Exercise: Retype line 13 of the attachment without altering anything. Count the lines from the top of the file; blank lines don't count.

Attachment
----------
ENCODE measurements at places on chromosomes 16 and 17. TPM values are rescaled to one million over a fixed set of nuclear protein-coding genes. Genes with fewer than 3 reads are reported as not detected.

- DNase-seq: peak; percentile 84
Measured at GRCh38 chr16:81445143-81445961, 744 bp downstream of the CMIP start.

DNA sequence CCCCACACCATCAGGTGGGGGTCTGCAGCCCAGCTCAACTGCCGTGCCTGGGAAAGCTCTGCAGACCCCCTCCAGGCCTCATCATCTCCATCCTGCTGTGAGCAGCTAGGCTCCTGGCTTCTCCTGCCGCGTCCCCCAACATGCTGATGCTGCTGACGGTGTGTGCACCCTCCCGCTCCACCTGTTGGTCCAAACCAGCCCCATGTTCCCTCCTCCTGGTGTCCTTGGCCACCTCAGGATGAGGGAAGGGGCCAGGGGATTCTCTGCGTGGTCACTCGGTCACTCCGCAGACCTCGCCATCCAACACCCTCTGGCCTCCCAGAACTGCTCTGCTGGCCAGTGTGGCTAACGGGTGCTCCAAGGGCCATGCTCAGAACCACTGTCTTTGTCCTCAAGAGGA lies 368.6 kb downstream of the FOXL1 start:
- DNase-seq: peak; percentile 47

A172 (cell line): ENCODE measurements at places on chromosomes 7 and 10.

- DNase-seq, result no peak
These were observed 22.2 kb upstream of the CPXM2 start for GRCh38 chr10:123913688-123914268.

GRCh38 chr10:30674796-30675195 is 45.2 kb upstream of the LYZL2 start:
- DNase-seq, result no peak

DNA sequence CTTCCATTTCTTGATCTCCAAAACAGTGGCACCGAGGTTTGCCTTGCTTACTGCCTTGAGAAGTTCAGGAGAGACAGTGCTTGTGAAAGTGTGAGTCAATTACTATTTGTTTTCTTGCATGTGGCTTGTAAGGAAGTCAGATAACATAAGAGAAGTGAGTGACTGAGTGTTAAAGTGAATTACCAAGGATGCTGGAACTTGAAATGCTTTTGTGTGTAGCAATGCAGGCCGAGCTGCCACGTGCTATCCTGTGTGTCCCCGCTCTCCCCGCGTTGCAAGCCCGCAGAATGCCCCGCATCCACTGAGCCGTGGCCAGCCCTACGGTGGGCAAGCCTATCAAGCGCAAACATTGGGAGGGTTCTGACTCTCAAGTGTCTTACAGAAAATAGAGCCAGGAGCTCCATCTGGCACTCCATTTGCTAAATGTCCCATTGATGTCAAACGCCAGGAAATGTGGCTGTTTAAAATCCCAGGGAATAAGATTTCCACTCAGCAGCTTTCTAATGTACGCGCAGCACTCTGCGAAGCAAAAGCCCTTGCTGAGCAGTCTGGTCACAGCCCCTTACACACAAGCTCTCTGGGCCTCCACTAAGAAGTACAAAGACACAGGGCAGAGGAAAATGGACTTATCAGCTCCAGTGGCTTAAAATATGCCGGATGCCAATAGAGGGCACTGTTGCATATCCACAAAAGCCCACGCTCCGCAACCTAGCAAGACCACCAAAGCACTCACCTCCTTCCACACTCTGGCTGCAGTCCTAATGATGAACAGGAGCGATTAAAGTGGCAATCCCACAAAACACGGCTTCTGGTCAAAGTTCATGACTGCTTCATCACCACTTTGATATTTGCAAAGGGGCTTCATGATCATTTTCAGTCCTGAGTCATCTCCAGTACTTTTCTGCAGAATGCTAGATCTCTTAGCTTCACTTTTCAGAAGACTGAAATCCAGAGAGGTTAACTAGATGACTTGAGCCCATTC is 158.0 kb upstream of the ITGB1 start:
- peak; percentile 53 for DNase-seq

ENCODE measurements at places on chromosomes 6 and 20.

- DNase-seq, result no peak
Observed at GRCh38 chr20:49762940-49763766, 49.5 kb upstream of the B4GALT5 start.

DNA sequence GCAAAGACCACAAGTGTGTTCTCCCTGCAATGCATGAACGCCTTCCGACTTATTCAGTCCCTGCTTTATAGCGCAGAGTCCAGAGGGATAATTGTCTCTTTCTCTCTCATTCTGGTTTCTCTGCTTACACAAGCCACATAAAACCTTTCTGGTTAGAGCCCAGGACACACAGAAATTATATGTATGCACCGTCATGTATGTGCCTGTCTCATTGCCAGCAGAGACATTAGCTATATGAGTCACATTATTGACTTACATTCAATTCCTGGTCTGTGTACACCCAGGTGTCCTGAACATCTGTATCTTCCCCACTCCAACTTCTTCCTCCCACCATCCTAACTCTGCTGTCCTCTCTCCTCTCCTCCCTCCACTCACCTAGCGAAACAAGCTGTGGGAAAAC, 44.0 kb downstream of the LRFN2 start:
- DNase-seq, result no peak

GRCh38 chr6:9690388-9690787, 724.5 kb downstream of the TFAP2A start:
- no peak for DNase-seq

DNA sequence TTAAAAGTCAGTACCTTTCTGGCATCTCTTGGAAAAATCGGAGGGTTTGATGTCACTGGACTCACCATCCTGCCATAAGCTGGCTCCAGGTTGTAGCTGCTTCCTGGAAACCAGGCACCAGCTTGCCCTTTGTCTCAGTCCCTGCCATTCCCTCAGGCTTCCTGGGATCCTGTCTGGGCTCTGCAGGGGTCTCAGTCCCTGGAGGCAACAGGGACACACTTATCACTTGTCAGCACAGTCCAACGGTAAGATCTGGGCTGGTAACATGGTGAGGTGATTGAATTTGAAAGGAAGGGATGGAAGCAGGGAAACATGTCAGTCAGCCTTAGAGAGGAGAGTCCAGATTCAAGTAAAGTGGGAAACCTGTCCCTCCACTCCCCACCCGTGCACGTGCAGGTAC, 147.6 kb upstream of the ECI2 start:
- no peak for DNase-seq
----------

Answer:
ENCODE measurements at places on chromosomes 6 and 20.